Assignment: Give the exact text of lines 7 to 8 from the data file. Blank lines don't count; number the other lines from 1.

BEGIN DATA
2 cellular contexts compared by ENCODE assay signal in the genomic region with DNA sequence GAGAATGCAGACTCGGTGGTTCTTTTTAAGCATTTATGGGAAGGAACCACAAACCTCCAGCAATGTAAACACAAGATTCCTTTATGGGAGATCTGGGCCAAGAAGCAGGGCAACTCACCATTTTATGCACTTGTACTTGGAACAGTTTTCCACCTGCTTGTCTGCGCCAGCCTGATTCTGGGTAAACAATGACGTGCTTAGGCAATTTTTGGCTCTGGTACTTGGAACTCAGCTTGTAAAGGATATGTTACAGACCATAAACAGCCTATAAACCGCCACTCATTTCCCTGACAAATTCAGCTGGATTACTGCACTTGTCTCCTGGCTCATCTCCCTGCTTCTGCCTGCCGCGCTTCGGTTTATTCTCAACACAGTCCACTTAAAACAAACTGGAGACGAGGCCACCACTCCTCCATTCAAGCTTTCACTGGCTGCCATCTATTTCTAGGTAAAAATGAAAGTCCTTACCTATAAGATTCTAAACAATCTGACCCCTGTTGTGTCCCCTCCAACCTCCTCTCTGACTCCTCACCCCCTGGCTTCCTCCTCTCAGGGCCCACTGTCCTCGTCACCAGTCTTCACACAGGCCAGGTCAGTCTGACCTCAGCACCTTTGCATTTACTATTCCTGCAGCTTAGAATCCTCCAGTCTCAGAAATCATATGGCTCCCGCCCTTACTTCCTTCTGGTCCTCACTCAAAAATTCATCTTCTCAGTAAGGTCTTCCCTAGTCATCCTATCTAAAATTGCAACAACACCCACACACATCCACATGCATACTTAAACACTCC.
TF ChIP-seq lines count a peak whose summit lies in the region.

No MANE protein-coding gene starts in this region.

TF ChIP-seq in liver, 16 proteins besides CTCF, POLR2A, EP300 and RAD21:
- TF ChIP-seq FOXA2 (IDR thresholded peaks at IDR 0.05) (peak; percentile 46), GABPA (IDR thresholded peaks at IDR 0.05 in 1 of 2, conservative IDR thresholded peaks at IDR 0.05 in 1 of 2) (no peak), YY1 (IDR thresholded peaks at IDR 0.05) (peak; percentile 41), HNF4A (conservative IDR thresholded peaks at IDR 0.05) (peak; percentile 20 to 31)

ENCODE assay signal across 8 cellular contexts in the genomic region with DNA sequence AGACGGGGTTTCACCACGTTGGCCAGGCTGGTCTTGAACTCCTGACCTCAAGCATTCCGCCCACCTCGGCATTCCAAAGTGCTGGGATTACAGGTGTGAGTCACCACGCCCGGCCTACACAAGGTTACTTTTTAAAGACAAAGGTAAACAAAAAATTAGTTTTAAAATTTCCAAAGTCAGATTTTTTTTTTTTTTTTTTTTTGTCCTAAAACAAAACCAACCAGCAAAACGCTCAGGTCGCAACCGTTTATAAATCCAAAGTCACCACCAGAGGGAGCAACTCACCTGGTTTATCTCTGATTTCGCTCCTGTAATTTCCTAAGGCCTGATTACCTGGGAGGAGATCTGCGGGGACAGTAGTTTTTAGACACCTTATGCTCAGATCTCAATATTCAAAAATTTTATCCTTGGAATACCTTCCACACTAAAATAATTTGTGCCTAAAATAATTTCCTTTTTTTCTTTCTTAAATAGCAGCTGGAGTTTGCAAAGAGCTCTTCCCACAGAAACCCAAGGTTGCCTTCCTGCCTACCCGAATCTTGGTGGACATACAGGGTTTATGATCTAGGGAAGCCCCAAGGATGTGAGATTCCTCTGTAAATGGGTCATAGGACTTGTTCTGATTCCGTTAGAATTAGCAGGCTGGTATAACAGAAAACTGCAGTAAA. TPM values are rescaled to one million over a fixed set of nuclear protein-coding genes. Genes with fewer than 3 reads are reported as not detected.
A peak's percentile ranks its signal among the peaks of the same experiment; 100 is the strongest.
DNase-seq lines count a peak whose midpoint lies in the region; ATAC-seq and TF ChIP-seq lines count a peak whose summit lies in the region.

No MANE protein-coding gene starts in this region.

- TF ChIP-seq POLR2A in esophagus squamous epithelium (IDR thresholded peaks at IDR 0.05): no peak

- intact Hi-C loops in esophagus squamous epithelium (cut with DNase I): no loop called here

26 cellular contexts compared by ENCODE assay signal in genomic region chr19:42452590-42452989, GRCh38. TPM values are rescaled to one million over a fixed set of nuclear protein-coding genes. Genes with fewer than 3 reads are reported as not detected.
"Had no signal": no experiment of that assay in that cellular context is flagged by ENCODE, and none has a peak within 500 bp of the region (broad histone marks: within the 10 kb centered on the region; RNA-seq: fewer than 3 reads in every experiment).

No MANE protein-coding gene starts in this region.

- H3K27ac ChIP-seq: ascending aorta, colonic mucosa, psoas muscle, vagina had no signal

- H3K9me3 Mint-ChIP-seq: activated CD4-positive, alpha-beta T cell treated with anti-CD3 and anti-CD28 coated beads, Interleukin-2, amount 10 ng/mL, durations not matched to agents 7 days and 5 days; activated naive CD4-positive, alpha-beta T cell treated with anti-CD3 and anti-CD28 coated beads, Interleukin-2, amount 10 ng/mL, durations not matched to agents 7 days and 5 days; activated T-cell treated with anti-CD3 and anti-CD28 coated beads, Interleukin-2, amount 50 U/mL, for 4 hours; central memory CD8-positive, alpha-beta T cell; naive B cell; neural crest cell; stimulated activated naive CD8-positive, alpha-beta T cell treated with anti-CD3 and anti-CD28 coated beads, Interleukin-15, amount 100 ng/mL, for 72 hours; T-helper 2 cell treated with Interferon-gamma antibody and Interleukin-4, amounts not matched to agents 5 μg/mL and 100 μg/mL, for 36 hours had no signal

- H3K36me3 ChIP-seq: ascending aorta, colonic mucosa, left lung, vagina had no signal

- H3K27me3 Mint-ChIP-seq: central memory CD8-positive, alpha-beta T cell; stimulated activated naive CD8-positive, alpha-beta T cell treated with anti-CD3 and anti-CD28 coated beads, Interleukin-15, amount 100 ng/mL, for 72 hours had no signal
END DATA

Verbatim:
A peak's percentile ranks its signal among the peaks of the same experiment; 100 is the strongest.
DNase-seq lines count a peak whose midpoint lies in the region; ATAC-seq and TF ChIP-seq lines count a peak whose summit lies in the region.